Asbestos industry can’t survive without government props, critics argue

·National Affairs Contributor

Critics are saying the federal and Quebec governments should finally pull the plug on the province's asbestos industry, which possibly rivals the seal hunt as an international black mark against Canada.

The cancer-causing fibrous mineral has been banned in most developed countries but producers still see a market in some developing countries such as India and Indonesia, where it is used to strengthen cement products, the Globe and Mail reports.

Asbestos has been mined in Quebec for more than a century and was popular as a fire retardant and insulator, among other things. But cancer links have spurred its removal from buildings and reduced the once-vibrant industry to a financially shaky shell.

"Production at one mine has been halted until it can get refinancing, and another miner — Thetford Mines, Que.-based LAB Chrysotile —filed for bankruptcy Wednesday, leaving no active operations in Canada," the Globe's Bertrand Marotte reported Thursday.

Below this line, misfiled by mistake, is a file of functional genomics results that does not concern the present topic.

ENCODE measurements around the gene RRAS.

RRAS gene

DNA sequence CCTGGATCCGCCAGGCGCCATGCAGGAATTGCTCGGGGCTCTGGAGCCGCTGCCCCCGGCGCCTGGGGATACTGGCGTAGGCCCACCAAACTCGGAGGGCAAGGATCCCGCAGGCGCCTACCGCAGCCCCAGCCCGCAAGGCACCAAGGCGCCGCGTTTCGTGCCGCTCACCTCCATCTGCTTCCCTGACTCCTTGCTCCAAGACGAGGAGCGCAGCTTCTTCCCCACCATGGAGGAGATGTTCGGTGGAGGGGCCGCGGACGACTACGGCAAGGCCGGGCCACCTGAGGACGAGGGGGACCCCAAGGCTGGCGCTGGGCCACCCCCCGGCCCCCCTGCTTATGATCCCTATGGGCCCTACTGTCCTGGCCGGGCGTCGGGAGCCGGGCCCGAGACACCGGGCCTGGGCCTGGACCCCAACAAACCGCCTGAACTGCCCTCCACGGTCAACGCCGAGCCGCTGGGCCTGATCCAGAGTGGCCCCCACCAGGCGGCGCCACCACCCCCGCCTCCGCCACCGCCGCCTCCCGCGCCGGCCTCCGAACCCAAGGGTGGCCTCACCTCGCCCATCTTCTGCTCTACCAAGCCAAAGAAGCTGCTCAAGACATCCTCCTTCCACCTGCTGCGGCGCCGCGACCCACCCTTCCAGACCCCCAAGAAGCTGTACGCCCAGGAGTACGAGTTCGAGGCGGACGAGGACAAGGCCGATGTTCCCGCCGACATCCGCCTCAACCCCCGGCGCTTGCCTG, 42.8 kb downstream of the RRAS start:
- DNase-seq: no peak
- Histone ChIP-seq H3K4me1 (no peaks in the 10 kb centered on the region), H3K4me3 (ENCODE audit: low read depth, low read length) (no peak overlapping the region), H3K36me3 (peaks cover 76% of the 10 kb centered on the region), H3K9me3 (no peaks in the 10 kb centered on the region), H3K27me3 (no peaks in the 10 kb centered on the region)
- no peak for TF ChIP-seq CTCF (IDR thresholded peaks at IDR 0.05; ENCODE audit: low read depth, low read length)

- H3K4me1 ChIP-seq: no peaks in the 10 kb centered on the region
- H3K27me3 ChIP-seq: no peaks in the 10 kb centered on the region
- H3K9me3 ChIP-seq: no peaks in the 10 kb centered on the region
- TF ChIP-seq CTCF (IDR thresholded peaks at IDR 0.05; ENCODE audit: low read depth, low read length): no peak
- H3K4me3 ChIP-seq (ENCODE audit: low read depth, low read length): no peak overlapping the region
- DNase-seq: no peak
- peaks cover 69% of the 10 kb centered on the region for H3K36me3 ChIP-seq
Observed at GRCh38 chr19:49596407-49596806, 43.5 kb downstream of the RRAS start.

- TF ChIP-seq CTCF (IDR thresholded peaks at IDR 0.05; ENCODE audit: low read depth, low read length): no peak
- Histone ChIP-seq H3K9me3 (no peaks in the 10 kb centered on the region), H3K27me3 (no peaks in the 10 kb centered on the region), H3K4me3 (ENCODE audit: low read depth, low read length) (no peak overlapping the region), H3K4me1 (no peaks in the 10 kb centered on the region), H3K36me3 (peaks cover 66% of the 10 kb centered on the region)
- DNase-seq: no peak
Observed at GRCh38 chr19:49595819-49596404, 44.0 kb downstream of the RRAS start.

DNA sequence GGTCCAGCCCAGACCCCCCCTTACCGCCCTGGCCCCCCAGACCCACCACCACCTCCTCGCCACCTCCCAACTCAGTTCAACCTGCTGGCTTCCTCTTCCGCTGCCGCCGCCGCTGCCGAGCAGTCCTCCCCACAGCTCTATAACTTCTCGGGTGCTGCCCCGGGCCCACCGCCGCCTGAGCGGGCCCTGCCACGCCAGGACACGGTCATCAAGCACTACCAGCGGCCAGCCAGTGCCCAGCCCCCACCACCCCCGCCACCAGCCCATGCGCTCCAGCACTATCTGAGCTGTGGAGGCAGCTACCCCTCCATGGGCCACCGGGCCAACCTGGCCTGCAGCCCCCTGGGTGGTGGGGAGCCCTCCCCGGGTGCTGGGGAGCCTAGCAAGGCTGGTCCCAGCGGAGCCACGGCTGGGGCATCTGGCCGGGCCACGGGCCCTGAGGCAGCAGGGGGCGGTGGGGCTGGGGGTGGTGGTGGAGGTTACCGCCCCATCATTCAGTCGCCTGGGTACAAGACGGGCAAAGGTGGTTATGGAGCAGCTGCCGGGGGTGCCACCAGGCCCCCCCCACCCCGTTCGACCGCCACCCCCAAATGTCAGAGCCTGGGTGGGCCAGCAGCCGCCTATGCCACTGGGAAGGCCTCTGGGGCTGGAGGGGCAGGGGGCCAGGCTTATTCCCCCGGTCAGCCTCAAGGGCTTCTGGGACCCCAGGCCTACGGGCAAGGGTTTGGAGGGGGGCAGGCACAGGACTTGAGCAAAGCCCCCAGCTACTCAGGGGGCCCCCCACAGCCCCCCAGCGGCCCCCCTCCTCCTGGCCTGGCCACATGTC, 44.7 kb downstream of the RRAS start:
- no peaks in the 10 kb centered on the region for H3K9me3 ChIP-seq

Asbestos industry supporters argue that chrysotile asbestos is safe when used properly.

"I'm convinced we can relaunch the mine. We're going to push for a plan of action, talk to all the players," Simon Dupéré, president of LAB Chrysotile, told the Globe.

But the Rideau Institute's Kathleen Ruff said the sector can't survive without the backing of the federal and Quebec governments.

"The industry is totally bankrupt, but it continues to lobby to get public funds to save itself," she said.

Ottawa has been fighting to ensure asbestos is not added to a United Nations blacklist for hazardous chemicals.

Ruff, who wrote a book about Canada's asbestos export sector, said in a letter to the Calgary Herald that even supposed safe uses of asbestos present a long-term hidden hazard. Government should let the industry die.

"After 130 years, the asbestos industry is finally bankrupt, dead and shut down in Canada," she wrote. "It should not be revived."

Canada's position on asbestos exports has become an object of international ridicule, skewered by no less an outlet than the Daily Show with Jon Stewart.

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